You've had a successful career, but it seems like you've never really been attracted to the bright lights and glitz of show business.
I might reverse it and say they haven't really been attracted to me.
What were your expectations when you recorded your very first album?
I think it's kind of like buying a lottery ticket. I don't do that, but I've had friends that do. And every time they buy one, they think they're gonna win. They're convinced they're gonna win. It's a little bit like that, I think. It can be discouraging when you don't win.
Do you feel like you've won?
Yes, I do, but I've had to get kind of philosophical about it. Maybe the Lord didn't bring me that red bicycle, but He taught me patience. (laughs)
Gentleman of Leisure had a lot of tracks with strong electric backing, but the new album is very much acoustic-oriented. Your music seems adaptable to a wide range of instrumentation. Has your attitude and approach to the songs changed through the years?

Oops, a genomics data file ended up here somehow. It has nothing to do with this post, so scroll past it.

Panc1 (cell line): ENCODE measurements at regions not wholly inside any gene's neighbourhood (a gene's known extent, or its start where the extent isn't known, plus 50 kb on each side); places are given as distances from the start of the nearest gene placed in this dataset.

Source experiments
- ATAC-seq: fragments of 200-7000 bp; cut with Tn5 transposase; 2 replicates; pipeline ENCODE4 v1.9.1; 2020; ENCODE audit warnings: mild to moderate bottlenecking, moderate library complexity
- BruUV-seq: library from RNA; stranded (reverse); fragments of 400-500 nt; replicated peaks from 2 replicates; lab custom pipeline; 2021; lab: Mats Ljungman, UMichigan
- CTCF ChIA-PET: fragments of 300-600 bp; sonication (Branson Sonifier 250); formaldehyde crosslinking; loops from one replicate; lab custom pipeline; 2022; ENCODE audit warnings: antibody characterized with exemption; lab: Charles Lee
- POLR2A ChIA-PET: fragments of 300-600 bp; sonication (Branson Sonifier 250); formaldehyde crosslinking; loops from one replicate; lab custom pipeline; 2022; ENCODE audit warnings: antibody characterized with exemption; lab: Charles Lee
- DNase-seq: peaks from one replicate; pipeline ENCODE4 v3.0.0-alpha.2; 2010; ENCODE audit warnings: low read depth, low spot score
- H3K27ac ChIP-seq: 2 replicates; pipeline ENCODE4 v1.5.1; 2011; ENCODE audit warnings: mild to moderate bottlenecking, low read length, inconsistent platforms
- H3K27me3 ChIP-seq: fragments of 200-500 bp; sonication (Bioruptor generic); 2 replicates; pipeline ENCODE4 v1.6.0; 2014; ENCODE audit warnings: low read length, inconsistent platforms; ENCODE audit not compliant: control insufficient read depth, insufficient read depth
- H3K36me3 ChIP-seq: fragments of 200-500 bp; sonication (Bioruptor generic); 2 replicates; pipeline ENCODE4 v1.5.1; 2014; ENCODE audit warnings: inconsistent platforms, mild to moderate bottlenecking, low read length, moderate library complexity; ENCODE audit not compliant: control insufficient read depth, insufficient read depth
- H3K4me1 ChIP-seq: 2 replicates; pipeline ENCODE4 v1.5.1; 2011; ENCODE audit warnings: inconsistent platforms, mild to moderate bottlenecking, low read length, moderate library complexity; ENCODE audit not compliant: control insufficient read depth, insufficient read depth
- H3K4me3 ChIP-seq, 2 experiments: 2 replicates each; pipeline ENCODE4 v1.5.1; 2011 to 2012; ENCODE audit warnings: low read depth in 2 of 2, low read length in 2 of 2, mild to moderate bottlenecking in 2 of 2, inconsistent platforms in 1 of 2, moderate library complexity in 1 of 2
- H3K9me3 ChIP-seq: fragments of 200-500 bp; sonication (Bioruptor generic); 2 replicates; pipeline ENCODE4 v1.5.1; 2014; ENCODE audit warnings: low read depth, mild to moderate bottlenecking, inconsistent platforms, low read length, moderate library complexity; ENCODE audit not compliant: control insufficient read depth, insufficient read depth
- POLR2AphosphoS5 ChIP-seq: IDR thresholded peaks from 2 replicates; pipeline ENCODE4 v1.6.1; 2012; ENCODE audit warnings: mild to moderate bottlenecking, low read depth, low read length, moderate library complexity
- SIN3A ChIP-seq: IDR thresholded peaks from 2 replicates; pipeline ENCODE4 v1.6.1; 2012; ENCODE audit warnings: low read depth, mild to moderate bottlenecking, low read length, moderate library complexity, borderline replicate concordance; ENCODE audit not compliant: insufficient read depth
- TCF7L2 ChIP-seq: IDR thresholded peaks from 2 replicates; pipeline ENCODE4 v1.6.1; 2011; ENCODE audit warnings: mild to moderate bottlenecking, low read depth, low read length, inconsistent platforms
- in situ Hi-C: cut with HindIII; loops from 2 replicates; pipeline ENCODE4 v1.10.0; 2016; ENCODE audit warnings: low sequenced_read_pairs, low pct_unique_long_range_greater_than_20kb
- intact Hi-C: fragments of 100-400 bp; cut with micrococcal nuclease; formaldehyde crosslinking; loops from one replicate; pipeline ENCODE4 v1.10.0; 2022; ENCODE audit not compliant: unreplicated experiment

It has, but I think with this last record, there was a lot of making a virtue a necessity. The necessity was a small budget. It sort of forced me to make a record that I at least envisioned toward an acoustic, bluegrass kind of thing. Certainly not bluegrass in content, but bluegrass in philosophy, simplicity, classically-country instruments and especially to forego using a big drum set.
In my heart, I'm still trying to write hit records, oddly enough, and mostly failed. But the idea all along for me has been to do what my heroes did -- which was to write and record great singles that everybody liked to hear on the radio and dance to and fall in love to. That's always been the idea.
The album includes three cover songs. What was the process of choosing those?
"Stand by Me" is, I think, my favorite song in the world. It's just so powerful and simple. It's just the standard chord change that a million pop songs have been written to. It allows the singer to just say exactly what you want to say to your lover. It's my favorite song, I do believe.